Christmas decorations that arrived after last year's battle in the United States due to supply difficulties have spent the year in storage and will finally be able to be sold by retailers in a hurry to get by rid, despite inflation reducing purchasing power.
“Last year it was obviously very very difficult to get enough trees (Christmas ), enough products, to send to our customers,” says Chris Butler, CEO of the artificial tree and Christmas decorations site, National Tree.
“This year, it's a bit the opposite,” he continues, in an interview with AFP, “there are a lot of stocks. Every retailer, every manufacturer, has a lot of trees, a lot of garlands, because everything came too late last year.”
Du for toys, the situation is similar. “We've gone from 'we don't have enough' to now 'we have too many',” notes James Zahn, editor-in-chief of trade publication, The Toy Book.
A year ago, in fact, shipping times were considerably lengthened by the lack of containers to transport products made in Asia across the oceans.
And once they arrived near the American coast, the boats had to wait off the ports due to the lack of manpower to unload, and the lack of drivers to transport the packages to the retailers.
Result: Christmas trees arrived in January. Sometimes even in February.
Reduced consumer spending
Department store chain Kohl's has chosen to keep end-of-year items that arrived late rather than selling them off at the onset of spring. < /p>
“Santa Claus, the snowman and the Christmas trees don't change much,” the group's chief financial officer, Jill Timm, pointed out at a conference organized by Goldman Sachs in September.< /p>
Stock is money. There is therefore no question, for traders, of keeping Christmas balls and reindeer head slippers for another year.
Since Christmas 2021, however, inflation has come through.
Even taking storage costs and interest into account, trees purchased last year are still “a little cheaper” than those arriving this moment, noted Richard Galanti, financial manager of the wholesaler Costco, in September.
US consumers are facing the fastest price rise in 40 years, with inflation at 8.2% year on year. And the remedy to lower it does not bode well, since it requires slowing economic activity, which risks causing a recession.
With this sword of Damocles hanging over their heads, “consumers might not be spending so much”, anticipates Chris Butler.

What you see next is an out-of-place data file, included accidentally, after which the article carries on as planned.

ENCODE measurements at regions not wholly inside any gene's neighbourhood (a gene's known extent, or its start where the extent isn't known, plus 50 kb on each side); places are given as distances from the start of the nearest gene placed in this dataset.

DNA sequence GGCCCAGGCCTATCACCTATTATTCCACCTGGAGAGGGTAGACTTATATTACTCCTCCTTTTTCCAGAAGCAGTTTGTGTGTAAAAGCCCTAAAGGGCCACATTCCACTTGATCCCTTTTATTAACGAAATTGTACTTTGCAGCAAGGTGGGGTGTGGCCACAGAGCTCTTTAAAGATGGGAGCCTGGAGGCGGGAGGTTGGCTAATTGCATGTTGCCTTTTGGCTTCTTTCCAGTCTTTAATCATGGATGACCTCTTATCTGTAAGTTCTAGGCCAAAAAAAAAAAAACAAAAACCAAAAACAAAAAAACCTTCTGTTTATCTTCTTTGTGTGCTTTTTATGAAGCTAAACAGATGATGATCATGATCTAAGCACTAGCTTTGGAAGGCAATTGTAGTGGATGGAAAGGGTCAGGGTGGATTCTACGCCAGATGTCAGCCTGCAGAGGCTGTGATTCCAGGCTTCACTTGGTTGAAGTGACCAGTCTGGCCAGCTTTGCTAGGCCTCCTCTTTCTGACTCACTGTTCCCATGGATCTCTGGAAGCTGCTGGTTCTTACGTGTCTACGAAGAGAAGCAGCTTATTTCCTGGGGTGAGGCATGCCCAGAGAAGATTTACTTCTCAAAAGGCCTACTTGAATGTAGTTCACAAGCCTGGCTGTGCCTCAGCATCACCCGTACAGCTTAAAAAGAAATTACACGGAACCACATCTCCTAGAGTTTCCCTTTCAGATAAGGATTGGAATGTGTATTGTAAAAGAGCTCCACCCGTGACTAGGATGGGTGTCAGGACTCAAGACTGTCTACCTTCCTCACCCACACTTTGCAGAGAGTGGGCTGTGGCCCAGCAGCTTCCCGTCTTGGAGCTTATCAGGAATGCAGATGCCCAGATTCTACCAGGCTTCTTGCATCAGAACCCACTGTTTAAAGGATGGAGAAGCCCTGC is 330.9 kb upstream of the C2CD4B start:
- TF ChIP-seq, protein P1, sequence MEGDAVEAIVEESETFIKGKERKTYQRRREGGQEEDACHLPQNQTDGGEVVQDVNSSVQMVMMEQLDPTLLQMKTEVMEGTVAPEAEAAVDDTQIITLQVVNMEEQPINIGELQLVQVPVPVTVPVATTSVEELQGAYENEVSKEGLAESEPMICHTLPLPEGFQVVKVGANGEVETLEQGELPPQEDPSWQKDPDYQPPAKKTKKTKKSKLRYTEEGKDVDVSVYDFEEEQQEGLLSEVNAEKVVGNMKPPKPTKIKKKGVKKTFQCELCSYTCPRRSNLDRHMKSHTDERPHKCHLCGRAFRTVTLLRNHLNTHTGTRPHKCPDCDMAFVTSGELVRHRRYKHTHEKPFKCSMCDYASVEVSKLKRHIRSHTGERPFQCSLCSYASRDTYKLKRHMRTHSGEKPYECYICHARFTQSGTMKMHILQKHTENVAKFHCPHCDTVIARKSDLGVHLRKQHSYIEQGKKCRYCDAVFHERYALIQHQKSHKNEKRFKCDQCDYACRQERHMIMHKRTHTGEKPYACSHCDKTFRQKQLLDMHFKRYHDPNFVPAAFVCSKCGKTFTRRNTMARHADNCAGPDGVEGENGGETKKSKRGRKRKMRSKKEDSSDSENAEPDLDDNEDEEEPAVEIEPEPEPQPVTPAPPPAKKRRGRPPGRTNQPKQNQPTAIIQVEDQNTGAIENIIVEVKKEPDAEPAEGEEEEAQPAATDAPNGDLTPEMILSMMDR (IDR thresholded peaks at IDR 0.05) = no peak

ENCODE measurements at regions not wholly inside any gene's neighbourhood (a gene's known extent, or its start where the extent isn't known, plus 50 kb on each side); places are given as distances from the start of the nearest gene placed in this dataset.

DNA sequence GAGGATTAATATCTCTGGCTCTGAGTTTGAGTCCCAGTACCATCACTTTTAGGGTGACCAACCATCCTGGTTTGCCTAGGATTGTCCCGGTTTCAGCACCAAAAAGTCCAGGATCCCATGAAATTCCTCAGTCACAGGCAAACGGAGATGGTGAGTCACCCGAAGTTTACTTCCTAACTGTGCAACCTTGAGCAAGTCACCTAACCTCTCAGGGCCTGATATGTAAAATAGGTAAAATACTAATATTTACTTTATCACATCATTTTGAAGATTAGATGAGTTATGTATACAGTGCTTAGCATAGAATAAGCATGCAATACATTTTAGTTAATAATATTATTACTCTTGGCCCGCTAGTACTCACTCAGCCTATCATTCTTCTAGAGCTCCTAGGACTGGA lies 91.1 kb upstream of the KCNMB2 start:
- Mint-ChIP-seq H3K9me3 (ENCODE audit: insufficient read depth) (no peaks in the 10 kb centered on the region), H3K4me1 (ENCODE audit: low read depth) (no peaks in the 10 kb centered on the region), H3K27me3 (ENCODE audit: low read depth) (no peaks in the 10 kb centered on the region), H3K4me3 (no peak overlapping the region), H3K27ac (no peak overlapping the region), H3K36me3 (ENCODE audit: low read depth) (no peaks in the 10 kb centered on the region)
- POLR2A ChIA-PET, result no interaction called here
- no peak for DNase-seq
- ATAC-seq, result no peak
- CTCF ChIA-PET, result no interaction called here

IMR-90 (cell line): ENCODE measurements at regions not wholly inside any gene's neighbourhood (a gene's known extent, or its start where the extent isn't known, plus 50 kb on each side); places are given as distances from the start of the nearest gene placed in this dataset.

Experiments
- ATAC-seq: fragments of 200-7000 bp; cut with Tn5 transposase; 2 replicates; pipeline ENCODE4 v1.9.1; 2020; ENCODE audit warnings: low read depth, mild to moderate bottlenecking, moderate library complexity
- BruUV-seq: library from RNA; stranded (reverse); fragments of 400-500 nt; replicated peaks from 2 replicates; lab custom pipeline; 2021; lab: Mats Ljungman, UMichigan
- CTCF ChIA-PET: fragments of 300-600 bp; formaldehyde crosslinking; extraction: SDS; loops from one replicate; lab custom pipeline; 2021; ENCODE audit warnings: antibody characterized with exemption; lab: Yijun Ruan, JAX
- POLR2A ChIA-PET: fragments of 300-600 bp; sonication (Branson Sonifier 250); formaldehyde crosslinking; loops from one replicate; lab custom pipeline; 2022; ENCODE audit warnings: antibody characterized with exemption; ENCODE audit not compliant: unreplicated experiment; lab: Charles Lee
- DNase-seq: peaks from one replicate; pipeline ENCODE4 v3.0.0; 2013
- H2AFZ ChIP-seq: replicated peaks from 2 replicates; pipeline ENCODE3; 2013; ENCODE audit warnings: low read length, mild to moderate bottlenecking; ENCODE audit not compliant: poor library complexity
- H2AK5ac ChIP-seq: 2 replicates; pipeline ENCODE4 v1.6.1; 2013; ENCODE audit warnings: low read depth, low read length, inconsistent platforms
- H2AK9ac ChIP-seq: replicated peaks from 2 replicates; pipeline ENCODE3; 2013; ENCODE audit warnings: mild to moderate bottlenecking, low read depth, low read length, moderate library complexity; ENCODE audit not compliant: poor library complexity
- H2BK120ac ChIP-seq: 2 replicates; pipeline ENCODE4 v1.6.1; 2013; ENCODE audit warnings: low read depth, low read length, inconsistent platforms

Inflation will continue “to weigh heavily (…), which could lead to a difficult holiday season for retailers,” said Lynn Franco of the Conference Board, an economic research institute, on Tuesday. With such inventory, “insufficient demand can lead to steep discounts that would reduce their profit margins.”
At this time of year , retailers and logistics providers should be gearing up to kick off the holiday season.
But due to “weaker consumer demand” and “overstocked” stores, “the volumes of goods transported have slowed and the price of transport has fallen”, notes Oren Klachkin, economist for Oxford Economics.
With inflation, the prices of games and toys have, overall, increased “by about 15%” compared to Christmas 2021, according to James Zahn. “It will make a difference for families already constrained by rising food and fuel prices,” he said.
Toymakers like Hasbro, which distributes Monopoly, Nerf guns and Transformers action figures, thus have to adapt to the pared down purchasing power of parents.
“We have seen the average consumer become more and more price sensitive over the year “, recognized Tuesday its CEO, Chris Cocks, stressing that the operations of promotions had become “increasingly important”.
Mattel, the seller of Barbie dolls and Fisher-Price toys, also warned on Tuesday that it would offer more discounts as the holidays approach.
Katrine Johns has been a reporter on the news desk since 2013. Before that she wrote about young adolescence and family dynamics for Styles and was the legal affairs correspondent for the Metro desk. Before joining The Gal Post, Katrine Johns worked as a staff writer at the Village Voice and a freelancer for Newsday, The Wall Street Journal, GQ and Mirabella. To get in touch, contact me through my email@example.com 1-800-268-7128